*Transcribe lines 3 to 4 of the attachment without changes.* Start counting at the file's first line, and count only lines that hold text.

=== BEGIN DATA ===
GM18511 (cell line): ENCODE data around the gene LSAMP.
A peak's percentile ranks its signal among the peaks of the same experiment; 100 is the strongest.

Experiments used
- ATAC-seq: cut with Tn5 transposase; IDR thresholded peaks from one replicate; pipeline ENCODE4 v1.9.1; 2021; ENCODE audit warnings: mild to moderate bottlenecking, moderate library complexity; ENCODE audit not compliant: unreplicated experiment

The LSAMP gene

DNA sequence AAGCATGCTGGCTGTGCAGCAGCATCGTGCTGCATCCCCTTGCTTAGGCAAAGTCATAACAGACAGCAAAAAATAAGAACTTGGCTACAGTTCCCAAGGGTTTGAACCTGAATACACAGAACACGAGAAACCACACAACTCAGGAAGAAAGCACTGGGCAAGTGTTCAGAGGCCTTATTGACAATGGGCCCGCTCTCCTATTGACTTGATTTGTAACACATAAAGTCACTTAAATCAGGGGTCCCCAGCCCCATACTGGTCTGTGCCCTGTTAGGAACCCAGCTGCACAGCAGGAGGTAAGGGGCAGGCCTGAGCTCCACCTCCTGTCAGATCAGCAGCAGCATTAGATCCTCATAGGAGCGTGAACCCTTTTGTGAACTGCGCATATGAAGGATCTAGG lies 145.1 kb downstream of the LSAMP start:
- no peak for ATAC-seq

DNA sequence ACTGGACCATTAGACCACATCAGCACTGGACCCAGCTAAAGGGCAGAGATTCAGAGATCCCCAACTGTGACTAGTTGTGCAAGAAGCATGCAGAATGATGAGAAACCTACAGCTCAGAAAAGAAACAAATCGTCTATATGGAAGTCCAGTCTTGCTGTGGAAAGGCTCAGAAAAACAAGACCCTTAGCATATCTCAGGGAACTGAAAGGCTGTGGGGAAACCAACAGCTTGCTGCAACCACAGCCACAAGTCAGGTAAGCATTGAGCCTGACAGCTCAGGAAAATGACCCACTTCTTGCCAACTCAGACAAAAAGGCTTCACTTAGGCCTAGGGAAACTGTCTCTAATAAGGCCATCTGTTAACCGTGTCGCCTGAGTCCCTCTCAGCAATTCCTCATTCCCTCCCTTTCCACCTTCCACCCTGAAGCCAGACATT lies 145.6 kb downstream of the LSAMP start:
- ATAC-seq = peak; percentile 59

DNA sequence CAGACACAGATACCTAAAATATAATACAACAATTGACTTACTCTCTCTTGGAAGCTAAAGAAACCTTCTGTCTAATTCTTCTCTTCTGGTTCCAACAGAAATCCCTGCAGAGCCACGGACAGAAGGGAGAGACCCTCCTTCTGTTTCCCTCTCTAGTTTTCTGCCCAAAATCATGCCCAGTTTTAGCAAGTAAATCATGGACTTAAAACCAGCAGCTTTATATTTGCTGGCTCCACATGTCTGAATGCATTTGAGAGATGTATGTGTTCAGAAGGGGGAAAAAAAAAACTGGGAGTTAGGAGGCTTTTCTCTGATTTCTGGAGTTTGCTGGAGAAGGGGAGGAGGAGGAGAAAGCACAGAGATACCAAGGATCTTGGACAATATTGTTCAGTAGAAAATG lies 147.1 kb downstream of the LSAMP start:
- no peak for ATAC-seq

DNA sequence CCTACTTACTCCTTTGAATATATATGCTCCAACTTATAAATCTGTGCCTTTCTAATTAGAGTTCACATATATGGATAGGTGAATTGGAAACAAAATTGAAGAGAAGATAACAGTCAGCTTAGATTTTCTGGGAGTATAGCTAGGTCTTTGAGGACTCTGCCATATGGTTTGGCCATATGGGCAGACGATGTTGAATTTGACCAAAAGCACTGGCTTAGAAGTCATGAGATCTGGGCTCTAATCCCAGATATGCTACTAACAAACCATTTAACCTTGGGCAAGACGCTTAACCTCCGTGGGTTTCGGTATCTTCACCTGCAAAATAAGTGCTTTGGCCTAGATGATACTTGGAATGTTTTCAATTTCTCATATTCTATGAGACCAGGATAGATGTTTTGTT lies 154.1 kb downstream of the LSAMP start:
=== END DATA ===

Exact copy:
Experiments used
- ATAC-seq: cut with Tn5 transposase; IDR thresholded peaks from one replicate; pipeline ENCODE4 v1.9.1; 2021; ENCODE audit warnings: mild to moderate bottlenecking, moderate library complexity; ENCODE audit not compliant: unreplicated experiment